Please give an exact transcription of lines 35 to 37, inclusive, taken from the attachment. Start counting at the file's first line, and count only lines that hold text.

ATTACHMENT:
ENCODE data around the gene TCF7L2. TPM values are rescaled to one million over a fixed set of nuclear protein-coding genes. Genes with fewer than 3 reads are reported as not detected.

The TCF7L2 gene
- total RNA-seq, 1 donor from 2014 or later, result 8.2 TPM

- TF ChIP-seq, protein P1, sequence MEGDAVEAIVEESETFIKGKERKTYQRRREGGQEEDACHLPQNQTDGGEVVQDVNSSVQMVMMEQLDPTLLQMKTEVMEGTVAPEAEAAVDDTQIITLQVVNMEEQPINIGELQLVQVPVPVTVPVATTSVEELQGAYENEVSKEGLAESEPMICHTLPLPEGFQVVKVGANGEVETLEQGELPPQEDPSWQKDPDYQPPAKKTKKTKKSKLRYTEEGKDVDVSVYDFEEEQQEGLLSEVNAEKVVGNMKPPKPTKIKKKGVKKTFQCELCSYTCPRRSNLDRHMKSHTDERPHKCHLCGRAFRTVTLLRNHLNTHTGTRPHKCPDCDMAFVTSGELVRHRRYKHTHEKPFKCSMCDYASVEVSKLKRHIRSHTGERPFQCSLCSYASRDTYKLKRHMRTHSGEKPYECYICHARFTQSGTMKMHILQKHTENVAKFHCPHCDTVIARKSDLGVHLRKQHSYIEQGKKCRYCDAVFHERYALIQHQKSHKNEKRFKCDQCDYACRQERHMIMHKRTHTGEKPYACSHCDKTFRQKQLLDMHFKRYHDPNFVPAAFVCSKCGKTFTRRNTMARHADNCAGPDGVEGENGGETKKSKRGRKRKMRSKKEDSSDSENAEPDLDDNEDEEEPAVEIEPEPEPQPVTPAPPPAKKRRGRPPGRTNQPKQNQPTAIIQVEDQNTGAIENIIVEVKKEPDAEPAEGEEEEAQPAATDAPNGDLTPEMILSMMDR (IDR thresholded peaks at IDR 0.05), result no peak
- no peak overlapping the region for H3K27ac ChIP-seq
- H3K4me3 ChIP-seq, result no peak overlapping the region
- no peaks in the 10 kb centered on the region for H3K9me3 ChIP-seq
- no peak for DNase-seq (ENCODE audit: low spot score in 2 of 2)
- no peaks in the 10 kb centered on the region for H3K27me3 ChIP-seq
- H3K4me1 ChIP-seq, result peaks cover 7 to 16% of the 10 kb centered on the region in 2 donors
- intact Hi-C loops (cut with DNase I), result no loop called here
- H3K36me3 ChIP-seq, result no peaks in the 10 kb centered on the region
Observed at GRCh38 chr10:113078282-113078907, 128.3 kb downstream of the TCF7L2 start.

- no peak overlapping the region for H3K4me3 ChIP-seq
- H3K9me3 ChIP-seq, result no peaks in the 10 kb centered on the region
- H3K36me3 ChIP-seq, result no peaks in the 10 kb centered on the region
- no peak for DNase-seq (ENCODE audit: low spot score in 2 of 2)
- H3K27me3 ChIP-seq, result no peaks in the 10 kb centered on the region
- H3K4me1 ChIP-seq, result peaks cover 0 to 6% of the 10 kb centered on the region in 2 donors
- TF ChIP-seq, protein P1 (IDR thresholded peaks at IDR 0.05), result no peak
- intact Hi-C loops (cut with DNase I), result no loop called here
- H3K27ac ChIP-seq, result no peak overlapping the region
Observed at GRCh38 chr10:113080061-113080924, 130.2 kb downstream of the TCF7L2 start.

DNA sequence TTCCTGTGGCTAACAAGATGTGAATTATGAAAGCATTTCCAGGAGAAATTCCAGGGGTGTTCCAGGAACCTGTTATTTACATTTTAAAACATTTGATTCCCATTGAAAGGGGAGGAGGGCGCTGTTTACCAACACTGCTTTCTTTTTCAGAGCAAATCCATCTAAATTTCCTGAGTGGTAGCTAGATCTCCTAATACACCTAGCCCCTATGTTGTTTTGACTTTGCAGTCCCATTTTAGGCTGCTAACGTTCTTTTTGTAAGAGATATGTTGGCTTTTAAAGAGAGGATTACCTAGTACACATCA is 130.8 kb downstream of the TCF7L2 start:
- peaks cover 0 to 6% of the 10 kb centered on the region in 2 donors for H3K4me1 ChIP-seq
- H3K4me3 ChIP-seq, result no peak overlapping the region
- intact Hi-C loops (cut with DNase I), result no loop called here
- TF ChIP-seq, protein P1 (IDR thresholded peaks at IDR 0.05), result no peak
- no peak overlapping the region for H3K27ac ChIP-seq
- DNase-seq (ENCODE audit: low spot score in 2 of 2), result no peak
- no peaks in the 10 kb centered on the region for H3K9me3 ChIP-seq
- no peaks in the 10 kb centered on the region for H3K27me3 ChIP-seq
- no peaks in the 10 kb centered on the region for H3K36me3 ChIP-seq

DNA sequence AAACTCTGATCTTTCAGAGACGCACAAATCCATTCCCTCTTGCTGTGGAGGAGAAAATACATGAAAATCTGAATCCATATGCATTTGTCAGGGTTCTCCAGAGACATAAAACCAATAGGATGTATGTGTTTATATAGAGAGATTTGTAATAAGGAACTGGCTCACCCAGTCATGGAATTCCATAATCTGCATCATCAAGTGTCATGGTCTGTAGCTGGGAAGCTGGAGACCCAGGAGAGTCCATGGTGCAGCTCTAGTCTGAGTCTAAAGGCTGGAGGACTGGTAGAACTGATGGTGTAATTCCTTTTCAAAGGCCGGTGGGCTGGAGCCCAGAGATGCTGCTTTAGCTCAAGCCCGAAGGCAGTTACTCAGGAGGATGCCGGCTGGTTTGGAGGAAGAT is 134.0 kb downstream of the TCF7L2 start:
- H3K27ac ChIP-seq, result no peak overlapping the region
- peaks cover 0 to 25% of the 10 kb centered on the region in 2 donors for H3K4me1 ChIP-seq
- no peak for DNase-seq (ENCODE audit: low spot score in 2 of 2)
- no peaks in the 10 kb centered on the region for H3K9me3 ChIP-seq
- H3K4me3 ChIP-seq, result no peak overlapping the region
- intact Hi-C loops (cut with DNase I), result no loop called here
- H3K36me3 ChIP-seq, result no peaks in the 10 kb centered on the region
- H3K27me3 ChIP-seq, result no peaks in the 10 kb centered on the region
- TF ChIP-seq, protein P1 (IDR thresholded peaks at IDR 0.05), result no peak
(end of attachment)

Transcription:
- H3K27ac ChIP-seq, result no peak overlapping the region
- peaks cover 0 to 25% of the 10 kb centered on the region in 2 donors for H3K4me1 ChIP-seq
- no peak for DNase-seq (ENCODE audit: low spot score in 2 of 2)